Generac Guardian Home Standby Generator Installation
April 12, 2006
Q: I am wiring my new home in a rural area where a city water system is not available. If a power outage occurs, there will be no water because an electric pump supplies water from a well. I am concerned, and I want to install a standby generator for the well pump and other loads. Where do I find requirements for the installation of a generator in the National Electrical Code (NEC)?
A: The NEC classifies this generator as an Optional Standby System in Article 702. The Article applies to permanently installed and portable generators that can be connected to a premises wiring system. In addition to the requirements in Article 702, you must also comply with the rules in Article 445—Generators. This Article requires overcurrent protection for the generator.
The feeder conductors from the generator terminals to the first overcurrent device must have an ampacity that is equal to or greater than 115 percent of the nameplate current rating of the generator. And live parts of generators operating at more than 50 volts to ground cannot be exposed to accidental contact.
Transfer equipment, either manual or automatic, must be provided to prevent inadvertent interconnection of the normal and standby power sources. This can be a transfer switch or double-throw safety switch with proper voltage and current ratings.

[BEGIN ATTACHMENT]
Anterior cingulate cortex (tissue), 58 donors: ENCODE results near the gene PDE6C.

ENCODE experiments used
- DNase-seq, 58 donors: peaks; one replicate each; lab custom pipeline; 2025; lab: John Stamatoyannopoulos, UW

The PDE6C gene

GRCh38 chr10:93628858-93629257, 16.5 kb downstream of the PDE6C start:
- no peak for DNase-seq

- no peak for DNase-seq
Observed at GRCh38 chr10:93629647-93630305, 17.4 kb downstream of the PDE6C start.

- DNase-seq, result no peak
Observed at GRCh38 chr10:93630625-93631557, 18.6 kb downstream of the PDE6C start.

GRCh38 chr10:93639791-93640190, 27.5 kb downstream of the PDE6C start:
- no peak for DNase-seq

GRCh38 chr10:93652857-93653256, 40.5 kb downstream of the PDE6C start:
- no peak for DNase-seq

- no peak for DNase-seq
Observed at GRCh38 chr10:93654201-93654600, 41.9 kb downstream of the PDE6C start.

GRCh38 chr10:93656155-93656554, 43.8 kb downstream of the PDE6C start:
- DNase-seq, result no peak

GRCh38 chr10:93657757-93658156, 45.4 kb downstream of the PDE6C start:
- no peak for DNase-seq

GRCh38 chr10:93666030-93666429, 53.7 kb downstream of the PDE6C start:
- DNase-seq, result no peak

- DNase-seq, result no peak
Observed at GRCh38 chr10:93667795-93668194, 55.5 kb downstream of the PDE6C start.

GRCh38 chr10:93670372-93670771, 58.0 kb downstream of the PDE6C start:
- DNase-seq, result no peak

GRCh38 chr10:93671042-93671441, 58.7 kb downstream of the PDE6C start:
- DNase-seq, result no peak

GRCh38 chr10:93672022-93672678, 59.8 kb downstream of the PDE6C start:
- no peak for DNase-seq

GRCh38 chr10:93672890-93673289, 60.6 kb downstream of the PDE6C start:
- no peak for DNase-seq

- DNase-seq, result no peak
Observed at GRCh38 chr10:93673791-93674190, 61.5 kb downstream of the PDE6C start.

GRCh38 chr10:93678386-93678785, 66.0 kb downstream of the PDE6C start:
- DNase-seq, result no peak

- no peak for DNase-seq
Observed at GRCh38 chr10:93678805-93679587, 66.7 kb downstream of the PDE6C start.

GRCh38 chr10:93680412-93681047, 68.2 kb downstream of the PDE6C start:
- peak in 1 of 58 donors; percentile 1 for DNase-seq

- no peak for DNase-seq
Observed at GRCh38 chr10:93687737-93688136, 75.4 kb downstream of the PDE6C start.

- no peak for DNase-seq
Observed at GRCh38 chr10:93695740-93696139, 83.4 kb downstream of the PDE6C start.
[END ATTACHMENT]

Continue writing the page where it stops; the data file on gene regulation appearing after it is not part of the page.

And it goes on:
A sign is required at the service that indicates the type and location of the on-site generator. A sign is also required at the location where the generator grounded circuit conductor is connected to the grounding electrode system where this connection is remote from the generator.
However, there is no requirement to separately ground the generator grounded circuit conductor is this conductor is not switched in the transfer equipment. These rules are in 702.8(A) and (B).
If the generator grounded circuit conductor (neutral) is switched with the ungrounded conductors of the generator at the transfer equipment, a separately derived system is created and 702.10(A) requires compliance with 250.30. If the neutral of the generator is not switched, part (B) of 702.10 applies, and the generator equipment grounding conductor must be bonded to the system grounding electrode.
If the power goes out will you be ready?
No more worries of blackouts, brownouts or weather related outages. Just peace of mind that 24 hours a day, 7 days a week your home and family are protected against electrical failure.
• Fully automatic
• Permanently installed
• Runs off home’s fuel supply (Natural gas or LP)
• More practical than a portable
7,000 watts (7kW) – 45,000 watts (45kW)
Starting at $1997.00
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